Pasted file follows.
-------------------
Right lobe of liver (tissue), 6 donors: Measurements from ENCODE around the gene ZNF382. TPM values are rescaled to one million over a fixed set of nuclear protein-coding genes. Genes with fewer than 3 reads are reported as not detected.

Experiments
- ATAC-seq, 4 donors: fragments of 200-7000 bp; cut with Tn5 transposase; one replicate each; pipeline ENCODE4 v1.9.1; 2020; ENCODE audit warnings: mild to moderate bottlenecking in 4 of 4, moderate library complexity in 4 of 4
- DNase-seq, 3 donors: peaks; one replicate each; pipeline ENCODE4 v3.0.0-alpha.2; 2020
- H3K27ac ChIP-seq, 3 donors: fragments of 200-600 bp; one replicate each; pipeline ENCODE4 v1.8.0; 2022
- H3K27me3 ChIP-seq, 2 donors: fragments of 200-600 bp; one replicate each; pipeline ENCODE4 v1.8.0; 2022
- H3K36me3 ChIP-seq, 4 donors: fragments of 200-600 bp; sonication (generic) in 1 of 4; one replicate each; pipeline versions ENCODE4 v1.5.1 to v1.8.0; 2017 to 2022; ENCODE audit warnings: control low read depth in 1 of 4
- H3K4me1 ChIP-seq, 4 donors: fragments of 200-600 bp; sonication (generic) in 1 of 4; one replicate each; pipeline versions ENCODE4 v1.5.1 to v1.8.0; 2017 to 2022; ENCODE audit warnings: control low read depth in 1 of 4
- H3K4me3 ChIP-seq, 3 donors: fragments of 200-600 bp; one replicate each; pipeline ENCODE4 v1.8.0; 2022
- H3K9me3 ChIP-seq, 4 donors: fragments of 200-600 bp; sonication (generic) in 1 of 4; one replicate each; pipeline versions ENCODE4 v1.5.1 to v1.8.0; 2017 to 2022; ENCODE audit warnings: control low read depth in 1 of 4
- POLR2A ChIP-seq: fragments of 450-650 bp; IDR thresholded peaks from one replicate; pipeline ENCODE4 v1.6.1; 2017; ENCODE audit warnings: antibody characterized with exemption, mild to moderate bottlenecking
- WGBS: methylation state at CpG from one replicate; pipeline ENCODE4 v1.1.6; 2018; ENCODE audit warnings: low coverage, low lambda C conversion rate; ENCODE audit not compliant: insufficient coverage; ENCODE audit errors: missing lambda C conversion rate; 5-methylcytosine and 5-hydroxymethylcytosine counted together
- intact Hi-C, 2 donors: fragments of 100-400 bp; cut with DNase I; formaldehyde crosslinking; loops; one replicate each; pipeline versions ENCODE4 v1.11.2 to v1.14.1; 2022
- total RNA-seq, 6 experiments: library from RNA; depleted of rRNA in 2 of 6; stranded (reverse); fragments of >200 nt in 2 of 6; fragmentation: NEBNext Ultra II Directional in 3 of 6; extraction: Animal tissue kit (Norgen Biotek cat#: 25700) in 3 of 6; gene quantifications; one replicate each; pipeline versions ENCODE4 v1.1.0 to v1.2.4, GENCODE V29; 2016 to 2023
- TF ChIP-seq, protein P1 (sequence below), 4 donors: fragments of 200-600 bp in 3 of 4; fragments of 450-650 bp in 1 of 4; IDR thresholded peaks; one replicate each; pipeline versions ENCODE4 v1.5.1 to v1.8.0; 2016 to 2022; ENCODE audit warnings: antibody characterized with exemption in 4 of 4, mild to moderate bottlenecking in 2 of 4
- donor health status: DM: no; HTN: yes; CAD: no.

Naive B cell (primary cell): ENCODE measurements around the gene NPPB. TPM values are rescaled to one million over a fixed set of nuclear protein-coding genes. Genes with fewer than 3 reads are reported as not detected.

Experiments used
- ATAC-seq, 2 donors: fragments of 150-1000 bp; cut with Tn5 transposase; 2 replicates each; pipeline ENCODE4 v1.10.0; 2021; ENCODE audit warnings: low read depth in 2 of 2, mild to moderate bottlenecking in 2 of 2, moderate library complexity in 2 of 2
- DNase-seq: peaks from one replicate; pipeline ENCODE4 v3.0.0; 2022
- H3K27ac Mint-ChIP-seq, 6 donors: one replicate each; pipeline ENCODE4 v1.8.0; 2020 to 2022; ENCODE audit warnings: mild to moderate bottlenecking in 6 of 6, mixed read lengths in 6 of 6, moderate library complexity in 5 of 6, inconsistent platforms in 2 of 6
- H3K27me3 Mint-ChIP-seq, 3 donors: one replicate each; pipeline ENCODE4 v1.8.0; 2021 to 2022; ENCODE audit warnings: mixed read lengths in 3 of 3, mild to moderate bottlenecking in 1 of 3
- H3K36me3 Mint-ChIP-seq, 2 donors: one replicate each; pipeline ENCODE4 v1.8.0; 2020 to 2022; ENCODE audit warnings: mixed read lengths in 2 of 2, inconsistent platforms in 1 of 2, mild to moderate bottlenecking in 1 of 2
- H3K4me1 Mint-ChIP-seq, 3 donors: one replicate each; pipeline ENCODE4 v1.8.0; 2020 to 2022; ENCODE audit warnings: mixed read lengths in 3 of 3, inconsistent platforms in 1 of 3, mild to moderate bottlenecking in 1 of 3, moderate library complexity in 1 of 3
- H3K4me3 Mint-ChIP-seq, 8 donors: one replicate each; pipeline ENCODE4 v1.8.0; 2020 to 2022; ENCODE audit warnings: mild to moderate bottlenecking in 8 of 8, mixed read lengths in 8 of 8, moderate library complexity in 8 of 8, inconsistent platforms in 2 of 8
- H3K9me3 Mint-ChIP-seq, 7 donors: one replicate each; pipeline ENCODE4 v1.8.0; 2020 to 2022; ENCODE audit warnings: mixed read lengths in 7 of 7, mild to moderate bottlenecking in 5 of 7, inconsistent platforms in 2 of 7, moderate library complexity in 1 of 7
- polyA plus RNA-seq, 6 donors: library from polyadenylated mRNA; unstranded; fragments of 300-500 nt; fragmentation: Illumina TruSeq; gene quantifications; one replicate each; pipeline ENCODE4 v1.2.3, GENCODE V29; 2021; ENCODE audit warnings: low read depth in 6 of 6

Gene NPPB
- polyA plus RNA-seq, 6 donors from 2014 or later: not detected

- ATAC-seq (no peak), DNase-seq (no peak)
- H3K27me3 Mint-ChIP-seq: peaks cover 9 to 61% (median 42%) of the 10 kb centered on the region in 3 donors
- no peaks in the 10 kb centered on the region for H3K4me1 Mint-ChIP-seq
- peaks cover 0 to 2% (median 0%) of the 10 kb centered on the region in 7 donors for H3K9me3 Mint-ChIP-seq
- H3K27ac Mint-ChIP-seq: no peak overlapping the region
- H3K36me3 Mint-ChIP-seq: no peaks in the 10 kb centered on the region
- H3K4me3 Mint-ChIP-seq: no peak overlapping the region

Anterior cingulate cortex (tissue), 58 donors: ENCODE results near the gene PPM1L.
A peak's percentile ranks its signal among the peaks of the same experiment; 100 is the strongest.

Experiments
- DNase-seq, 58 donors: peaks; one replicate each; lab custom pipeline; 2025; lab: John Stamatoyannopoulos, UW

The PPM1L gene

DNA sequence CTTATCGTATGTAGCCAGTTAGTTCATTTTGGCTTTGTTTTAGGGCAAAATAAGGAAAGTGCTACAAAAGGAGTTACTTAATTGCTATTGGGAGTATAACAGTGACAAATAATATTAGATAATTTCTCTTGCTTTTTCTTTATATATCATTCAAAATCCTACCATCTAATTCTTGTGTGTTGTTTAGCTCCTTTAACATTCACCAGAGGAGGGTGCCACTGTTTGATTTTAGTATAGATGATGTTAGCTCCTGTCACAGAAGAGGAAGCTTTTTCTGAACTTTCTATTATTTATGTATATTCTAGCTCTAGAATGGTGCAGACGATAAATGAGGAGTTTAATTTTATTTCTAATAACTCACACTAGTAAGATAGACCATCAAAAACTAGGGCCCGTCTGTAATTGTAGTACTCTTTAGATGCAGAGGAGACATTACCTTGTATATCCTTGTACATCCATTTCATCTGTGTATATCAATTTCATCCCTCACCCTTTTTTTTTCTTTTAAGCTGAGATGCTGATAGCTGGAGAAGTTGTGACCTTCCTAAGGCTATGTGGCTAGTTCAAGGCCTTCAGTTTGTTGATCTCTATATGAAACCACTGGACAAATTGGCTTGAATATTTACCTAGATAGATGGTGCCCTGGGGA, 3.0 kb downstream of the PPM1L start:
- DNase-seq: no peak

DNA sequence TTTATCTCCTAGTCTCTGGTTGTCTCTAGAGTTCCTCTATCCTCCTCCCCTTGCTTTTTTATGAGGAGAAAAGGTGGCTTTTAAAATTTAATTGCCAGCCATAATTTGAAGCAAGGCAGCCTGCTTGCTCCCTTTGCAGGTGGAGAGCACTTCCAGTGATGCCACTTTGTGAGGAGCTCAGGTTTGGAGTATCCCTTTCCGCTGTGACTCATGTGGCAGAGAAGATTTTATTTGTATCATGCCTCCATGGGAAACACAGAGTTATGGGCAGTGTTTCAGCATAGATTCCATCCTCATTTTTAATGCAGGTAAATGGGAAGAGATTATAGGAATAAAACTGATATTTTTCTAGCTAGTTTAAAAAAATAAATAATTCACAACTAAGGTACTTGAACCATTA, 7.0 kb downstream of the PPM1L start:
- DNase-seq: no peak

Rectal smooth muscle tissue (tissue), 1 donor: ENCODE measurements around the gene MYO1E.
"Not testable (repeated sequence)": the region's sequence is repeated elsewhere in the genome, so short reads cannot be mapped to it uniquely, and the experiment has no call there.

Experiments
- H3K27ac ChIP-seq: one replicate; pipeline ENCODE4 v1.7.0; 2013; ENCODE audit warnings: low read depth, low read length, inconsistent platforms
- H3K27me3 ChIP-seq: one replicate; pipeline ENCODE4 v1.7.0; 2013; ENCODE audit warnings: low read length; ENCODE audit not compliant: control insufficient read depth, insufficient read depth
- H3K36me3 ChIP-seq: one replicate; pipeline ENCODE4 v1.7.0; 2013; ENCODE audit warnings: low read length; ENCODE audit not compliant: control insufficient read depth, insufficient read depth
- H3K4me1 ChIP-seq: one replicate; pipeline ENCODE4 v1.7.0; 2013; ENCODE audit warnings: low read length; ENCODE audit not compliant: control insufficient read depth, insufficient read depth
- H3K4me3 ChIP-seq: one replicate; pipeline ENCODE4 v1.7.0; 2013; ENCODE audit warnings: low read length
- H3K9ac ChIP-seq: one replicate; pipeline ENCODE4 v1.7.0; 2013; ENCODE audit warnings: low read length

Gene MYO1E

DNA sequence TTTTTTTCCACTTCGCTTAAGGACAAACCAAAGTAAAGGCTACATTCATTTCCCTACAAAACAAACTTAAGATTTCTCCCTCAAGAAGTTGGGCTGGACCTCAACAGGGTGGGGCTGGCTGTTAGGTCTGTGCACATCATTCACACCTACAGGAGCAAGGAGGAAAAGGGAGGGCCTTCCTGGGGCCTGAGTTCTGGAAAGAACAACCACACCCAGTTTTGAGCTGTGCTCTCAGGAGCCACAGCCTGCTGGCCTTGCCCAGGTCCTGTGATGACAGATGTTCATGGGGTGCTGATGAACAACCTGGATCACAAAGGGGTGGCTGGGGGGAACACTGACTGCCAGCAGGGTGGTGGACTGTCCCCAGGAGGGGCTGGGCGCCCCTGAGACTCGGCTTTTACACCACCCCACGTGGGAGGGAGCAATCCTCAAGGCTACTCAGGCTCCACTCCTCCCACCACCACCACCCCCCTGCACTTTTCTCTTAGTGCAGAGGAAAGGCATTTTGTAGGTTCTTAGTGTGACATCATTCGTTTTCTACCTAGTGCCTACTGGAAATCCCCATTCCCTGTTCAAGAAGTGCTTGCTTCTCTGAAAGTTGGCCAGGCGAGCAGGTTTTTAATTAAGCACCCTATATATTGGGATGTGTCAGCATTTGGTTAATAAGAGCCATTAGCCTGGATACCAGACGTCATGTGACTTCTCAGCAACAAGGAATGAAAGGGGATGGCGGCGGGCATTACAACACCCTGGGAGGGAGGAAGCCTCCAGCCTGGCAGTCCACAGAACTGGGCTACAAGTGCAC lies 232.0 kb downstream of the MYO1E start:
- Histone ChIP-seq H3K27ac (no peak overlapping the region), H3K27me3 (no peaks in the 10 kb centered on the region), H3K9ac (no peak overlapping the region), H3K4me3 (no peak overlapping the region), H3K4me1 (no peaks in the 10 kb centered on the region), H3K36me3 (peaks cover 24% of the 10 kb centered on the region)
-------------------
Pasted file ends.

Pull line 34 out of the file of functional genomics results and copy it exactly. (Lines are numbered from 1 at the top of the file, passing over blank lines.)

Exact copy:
- H3K27ac Mint-ChIP-seq: no peak overlapping the region